Essential Archetypes: Why ALL Women Can Be Warriors

Last week, we continued exploring the four essential archetypes that inspired my foundation: Mother, lover, warrior, and sage. Today, let's discuss the Warrior archetype.

When life gives you something that makes you feel afraid, that’s when life gives you a chance to be brave.
— Lupytha Hermin

Do you consider yourself to be a warrior? Many of us don't. In fact, when I first started writing and speaking about the concepts of mother, lover, warrior, and sage, I learned that the “warrior” identity was the hardest for most women to embrace. The women I spoke with would tell me, “But I’ve never served in the military,” or “I don’t think of myself as a fighter.” I understood these comments and valued their honesty.

But in the big picture of women’s lives, being a “warrior” doesn’t always mean being a fighter.  It doesn’t always mean wearing a uniform and taking down enemies in combat. It doesn't always mean being physically strong and completely fearless. It certainly can, and many of the women we think of as quintessential warriors kick butt in the most literal of ways! Ronda Rousey, Tammy Duckworth, Harriet Tubman, and Grace Hopper all are valiant women warriors, and deserving of our admiration.

But the warrior woman in you—in me, in each of us—is simply our bravest, most autonomous self. She is self-sufficient, unafraid to ask for what she needs, and brimming with ambition. This brave self gives us the ability to set goals, to make decisions, to build our own lives.

The warrior woman in you is a planner, and she is a doer. She has fears and weaknesses and sometimes she stumbles and falls. But when she is weary, she doesn't quit, she merely rests. Pausing to replenish her energy and prepare herself for what comes next. She writes her own life story, one task at a time.


Plan your work for today and every day, then work your plan.
— Margaret Thatcher

Consider women like Florence Nightingale, the founder of modern nursing. Consider Clara Barton, a trailblazing nurse during the US civil war who founded the American Red Cross. Both were women of action, unafraid to enter dangerous territory so they could help heal the injured. They never took up arms themselves, but they were brave warriors nonetheless.

Consider Rosa Parks, who stood up for her rights as a Black woman during a time of tremendous prejudice. Consider Amelia Earhart who flew solo across the Atlantic during a time when women weren't “allowed” to be pilots. Consider Aung San Suu Kyi who was a political prisoner for 20 yearsin Burma, but became so beloved and respected for her bravery that she went on to lead the very country that had imprisoned her.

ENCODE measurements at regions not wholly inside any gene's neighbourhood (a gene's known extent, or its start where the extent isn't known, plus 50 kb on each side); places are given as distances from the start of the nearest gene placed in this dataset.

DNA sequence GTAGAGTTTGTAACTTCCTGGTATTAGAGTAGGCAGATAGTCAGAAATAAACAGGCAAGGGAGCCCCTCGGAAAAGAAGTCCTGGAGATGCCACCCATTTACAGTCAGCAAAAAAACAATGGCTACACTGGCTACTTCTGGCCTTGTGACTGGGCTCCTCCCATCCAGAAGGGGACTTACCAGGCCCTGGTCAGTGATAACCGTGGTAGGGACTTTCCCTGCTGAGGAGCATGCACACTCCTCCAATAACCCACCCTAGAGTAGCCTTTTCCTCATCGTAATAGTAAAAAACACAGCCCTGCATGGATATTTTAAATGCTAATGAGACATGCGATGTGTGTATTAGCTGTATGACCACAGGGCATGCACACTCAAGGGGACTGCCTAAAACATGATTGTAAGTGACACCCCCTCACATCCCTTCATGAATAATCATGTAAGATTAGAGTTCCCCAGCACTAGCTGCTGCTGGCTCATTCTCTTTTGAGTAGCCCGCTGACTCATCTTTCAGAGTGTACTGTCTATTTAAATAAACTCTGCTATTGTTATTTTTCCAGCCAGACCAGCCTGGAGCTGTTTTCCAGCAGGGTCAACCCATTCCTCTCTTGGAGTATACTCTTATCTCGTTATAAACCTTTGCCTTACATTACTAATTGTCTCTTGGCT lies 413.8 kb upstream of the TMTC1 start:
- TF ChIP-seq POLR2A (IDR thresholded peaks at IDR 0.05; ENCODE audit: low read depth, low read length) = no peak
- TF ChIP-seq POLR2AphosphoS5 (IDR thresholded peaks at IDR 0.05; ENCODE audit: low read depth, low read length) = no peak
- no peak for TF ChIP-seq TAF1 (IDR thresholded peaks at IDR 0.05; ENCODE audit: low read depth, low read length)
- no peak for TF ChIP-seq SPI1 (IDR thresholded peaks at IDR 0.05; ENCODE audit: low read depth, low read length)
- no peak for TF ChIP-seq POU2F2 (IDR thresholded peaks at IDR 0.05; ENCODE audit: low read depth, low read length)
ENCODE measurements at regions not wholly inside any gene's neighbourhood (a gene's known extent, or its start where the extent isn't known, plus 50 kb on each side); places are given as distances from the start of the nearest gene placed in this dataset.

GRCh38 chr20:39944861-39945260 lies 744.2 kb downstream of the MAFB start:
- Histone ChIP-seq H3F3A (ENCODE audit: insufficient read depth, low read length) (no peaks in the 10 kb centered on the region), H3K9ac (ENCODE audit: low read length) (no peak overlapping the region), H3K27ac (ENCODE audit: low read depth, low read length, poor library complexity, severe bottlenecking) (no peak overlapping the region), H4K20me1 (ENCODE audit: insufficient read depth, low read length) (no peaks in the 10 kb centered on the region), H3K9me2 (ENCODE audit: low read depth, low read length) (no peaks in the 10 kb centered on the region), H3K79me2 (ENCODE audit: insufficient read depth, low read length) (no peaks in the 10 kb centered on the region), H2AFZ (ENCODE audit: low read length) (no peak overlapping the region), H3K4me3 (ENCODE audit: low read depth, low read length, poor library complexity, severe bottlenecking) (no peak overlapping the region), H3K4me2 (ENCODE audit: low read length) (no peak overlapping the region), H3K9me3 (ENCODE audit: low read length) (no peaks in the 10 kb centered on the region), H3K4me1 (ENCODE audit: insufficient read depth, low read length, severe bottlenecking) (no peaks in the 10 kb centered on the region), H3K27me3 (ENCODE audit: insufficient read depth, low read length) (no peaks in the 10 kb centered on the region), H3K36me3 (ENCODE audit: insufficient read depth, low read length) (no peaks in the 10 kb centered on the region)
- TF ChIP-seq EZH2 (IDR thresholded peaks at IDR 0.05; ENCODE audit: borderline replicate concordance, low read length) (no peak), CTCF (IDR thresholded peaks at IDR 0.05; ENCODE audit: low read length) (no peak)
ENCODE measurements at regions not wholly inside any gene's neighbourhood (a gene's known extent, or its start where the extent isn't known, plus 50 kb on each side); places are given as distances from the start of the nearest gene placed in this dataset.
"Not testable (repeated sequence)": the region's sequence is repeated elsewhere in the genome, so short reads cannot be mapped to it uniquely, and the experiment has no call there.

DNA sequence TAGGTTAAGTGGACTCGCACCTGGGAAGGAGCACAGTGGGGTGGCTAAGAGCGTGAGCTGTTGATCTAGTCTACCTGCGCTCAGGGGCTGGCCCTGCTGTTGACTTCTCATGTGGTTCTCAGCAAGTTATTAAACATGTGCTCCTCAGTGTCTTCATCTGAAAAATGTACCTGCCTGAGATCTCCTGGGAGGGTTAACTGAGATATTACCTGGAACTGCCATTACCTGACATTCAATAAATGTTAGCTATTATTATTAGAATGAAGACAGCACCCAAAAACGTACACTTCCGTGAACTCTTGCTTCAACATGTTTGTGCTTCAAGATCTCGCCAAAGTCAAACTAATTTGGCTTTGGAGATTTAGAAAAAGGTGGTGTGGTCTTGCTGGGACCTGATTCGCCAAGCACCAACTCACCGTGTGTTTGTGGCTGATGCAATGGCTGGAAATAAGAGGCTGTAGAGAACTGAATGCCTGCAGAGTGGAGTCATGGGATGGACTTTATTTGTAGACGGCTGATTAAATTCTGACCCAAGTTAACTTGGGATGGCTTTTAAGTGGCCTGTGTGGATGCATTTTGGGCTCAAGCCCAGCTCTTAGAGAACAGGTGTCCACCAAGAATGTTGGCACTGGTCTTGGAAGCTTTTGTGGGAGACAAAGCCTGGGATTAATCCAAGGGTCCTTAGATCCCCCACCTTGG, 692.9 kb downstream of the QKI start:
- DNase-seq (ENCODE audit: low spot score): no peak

All are warriors, through and through. Courageous, self-reliant, ambitious, and visionary.

But all are extraordinary examples, and may feel out-of-reach for us average Janes. So what does the modern-day warrior in each of us do? How can we lead our communities in solving social problems? How can we follow in the footsteps of legendary women like Helen of Troy, Joan of Arc, or Cleopatra?

Here’s how: We can stand up and speak out when we see injustice. We can show compassion, push beyond our fears, and help those in need. The warrior spirit works in each of us. It’s the inextinguishable fire that drives us to fight unfairness, fight indignities, fight hopelessness. And it's the calm, wise, centered energy we need to set boundaries for ourselves, meet our own needs, and chase our dreams tirelessly.


I love to see a young girl go out and grab the world by the lapels. Life’s a bitch. You’ve got to go out and kick ass.
— Maya Angelou

While researching my new book, Wounded Warrior, Wounded Wife, I spoke with dozens of women who had married warriors, but had to learn to view themselves as warriors, too. As they faced down life-changing decisions, wrestled with endless medical jargon and unending bureaucracy, and were forced to reconfigure their entire lives around a beloved and now-disabled spouse, they dug deep and summoned up their inner warriors. These women weren't fearless, but they knew how to face their fears with dignity and patience. Their spouses fought bravely on the battlefield, and they stepped up to fight bravely on the home front.

May we all draw inspiration from their examples. May we all stretch out a welcoming arm to our own inner warrior, pull her up, and embrace her wholeheartedly. The world needs warriors who fight with might, but also needs warriors who fight with words, with generosity, with big, bold acts of love.

Let us all charge into battle armed with determination, kindness, and the knowledge that our determination alone can move mountains.

“She stood in the storm, and when the wind did not blow her her way, she adjusted her sails."